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2. CD-ROM Technology

"CD-ROM is read-only memory, and audio compact disc system is
available as package-media of digital data for those purpose. For
playing audio CD, please insert Head-phone jack."
--- from a CD-ROM instruction manual

Don't Panic! The world of CD-ROM technology is not as confusing as your instruction manual.

CD-ROM stands for Compact Disc Read-Only Memory, a mass storage medium utilizing an optical laser to read microscopic pits on the aluminized layer of a polycarbonate disc. The same format is used for audio Compact Discs. Because of its high storage capacity, reliability, and low cost, CD-ROM has become an increasingly popular storage media.

The storage capacity of a CD-ROM disc is approximately 650 megabytes, equivalent to over 500 high density 3.5" floppy disks or roughly 250,000 typed pages.

First generation drives (known as single speed), provided a transfer rate of approximately 150 kilobytes per second. Hardware manufacturers then introduced double speed (300 kB/sec), quad speed (600 kB/sec), and higher. As I write this, 24 times (24X) drives are readily available and affordable.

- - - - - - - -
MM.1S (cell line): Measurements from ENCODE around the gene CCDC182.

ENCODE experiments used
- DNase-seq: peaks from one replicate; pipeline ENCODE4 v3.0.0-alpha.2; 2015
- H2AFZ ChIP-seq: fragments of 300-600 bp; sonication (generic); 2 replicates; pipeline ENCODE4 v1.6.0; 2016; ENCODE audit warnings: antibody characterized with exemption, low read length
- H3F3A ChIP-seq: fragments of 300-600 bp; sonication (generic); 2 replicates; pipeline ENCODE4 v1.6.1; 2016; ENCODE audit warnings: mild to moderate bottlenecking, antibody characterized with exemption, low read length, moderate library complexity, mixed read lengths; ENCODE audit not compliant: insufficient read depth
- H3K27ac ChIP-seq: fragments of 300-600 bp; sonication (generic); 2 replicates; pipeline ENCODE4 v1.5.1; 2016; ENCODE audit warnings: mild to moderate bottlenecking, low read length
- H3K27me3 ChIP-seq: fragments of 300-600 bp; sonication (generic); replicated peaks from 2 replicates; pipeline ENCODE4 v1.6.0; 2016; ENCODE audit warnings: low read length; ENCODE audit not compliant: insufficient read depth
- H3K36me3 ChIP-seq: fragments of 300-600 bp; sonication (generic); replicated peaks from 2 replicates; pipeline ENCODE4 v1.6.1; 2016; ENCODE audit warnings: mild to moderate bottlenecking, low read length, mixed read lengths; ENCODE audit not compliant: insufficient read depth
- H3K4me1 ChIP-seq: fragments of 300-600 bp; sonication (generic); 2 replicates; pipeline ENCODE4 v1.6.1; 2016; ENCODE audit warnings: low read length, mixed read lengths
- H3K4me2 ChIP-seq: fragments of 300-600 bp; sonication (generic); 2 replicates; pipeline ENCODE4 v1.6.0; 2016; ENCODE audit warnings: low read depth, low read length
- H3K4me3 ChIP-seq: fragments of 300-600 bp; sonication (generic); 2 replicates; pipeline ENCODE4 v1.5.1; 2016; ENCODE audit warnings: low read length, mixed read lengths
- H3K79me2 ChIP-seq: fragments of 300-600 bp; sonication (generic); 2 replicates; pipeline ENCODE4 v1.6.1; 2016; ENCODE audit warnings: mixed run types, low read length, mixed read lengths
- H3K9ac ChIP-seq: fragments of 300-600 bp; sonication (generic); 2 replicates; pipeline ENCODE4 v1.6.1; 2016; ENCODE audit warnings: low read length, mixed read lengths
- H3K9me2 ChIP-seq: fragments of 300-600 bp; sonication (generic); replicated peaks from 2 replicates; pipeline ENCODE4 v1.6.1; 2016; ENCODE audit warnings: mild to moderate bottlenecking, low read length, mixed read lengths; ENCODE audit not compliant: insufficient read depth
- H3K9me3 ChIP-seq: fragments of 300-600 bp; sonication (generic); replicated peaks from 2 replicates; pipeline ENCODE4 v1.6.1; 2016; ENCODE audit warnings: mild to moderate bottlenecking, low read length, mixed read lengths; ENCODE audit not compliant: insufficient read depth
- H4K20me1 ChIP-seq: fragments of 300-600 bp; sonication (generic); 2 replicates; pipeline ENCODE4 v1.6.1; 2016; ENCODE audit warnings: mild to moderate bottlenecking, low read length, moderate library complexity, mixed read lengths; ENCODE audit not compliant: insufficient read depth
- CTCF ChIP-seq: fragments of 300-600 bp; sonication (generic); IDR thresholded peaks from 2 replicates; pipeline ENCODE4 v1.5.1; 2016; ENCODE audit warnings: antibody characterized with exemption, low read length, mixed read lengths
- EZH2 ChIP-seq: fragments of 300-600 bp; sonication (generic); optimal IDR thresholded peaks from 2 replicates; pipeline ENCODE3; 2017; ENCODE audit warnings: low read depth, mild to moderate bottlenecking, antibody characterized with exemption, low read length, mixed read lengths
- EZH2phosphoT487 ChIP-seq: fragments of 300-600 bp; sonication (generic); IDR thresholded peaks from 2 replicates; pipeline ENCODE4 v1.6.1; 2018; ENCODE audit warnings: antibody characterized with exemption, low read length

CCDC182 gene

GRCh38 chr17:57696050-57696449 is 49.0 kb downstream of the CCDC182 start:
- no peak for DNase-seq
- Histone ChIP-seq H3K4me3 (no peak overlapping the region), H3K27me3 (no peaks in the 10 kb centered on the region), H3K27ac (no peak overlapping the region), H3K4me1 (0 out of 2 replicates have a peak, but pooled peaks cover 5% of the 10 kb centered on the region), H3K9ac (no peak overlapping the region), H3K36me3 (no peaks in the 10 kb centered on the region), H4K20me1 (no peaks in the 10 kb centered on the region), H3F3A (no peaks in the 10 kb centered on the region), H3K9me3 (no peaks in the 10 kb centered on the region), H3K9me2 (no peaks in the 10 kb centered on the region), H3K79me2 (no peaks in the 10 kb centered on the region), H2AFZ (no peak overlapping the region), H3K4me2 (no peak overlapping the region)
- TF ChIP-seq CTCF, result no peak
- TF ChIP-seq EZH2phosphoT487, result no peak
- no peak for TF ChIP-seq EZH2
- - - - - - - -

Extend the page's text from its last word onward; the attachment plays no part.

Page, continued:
Most CD-ROM drives use either the Small Computer Systems Interface (SCSI), ATAPI enhanced IDE interface, or a vendor proprietary interface. They also typically support playing audio CDs via an external headphone jack or line level output. Some CDs also allow reading the frames of data from audio CDs in digital form.

CD-ROMs are usually formatted with an ISO-9660 (formerly called High Sierra) file system. This format restricts filenames to the MS-DOS style (8+3 characters). The Rock Ridge Extensions use undefined fields in the ISO-9660 standard to support longer filenames and additional Unix style information (e.g. file ownership, symbolic links, etc.).

PhotoCD is a standard developed by Kodak for storing photographic images as digital data on a CD-ROM. With appropriate software, you can view the images on a computer, manipulate them, or send them to a printer. Information can be added to a PhotoCD at a later date; this is known as multi-session capability.

CD recorders (CD-R) are also available and are becoming increasingly affordable. They use a different media and specialized equipment for recording, but the resulting disc can be read by any CD-ROM drive.

In the future CD-ROM drive vendors are expected to offer new technologies that will increase storage capacity by an order of magnitude.

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